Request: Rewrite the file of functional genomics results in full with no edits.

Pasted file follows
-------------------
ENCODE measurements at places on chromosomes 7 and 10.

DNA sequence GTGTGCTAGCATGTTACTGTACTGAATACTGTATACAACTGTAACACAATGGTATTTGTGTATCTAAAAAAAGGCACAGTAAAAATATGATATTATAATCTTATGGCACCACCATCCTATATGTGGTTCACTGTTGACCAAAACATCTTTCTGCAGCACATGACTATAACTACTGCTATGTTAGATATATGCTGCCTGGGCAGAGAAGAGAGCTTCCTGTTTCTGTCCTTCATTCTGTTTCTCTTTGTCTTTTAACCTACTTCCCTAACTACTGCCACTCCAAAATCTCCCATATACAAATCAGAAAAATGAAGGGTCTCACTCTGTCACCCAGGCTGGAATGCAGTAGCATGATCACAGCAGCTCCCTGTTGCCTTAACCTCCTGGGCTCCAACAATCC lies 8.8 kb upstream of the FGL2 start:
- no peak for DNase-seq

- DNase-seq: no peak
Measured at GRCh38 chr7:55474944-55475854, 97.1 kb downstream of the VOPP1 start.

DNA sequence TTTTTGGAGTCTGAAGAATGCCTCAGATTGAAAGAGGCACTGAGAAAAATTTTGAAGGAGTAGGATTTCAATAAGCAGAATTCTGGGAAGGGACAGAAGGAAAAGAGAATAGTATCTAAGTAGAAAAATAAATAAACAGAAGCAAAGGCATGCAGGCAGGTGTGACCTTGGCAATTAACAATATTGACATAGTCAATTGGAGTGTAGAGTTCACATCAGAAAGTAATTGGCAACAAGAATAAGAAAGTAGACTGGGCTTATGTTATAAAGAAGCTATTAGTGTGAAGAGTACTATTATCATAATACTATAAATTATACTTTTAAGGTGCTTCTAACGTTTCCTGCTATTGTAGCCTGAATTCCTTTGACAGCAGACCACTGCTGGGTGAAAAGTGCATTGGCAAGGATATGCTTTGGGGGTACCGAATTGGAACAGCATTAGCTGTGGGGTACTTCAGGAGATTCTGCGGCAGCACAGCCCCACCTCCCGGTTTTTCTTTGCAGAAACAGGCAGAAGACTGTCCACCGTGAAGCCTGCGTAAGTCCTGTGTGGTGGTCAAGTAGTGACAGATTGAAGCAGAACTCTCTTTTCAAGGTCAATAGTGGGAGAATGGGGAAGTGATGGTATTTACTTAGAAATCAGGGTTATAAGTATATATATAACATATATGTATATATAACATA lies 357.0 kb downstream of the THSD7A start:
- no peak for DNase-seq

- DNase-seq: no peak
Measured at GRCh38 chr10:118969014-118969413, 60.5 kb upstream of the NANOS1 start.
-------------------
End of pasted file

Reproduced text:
ENCODE measurements at places on chromosomes 7 and 10.

DNA sequence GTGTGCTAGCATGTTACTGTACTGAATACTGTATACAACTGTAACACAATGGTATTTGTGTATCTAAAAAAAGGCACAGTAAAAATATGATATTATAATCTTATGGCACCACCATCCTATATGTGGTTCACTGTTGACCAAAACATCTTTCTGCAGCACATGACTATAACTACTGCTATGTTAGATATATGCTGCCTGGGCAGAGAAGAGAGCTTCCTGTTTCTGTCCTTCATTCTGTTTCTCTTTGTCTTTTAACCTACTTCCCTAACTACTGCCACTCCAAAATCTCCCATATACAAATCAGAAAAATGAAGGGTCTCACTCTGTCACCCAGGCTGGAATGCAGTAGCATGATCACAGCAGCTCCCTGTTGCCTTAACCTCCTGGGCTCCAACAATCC lies 8.8 kb upstream of the FGL2 start:
- no peak for DNase-seq

- DNase-seq: no peak
Measured at GRCh38 chr7:55474944-55475854, 97.1 kb downstream of the VOPP1 start.

DNA sequence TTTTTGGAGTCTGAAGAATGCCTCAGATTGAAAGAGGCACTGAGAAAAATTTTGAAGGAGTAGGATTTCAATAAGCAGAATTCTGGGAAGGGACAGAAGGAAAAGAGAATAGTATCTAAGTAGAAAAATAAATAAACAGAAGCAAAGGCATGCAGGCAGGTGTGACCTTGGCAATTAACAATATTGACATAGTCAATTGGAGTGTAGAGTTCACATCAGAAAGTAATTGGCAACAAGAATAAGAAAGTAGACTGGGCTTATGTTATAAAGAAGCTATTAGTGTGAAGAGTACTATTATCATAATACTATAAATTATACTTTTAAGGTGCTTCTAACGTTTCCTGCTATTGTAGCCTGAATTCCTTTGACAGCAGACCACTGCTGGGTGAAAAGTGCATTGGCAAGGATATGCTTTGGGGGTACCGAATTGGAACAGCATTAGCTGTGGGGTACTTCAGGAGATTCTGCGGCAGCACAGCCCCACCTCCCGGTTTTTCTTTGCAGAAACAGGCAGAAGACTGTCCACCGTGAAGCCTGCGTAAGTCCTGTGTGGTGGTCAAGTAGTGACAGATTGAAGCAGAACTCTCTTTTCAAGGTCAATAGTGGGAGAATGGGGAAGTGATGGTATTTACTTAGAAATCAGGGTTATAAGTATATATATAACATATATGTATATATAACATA lies 357.0 kb downstream of the THSD7A start:
- no peak for DNase-seq

- DNase-seq: no peak
Measured at GRCh38 chr10:118969014-118969413, 60.5 kb upstream of the NANOS1 start.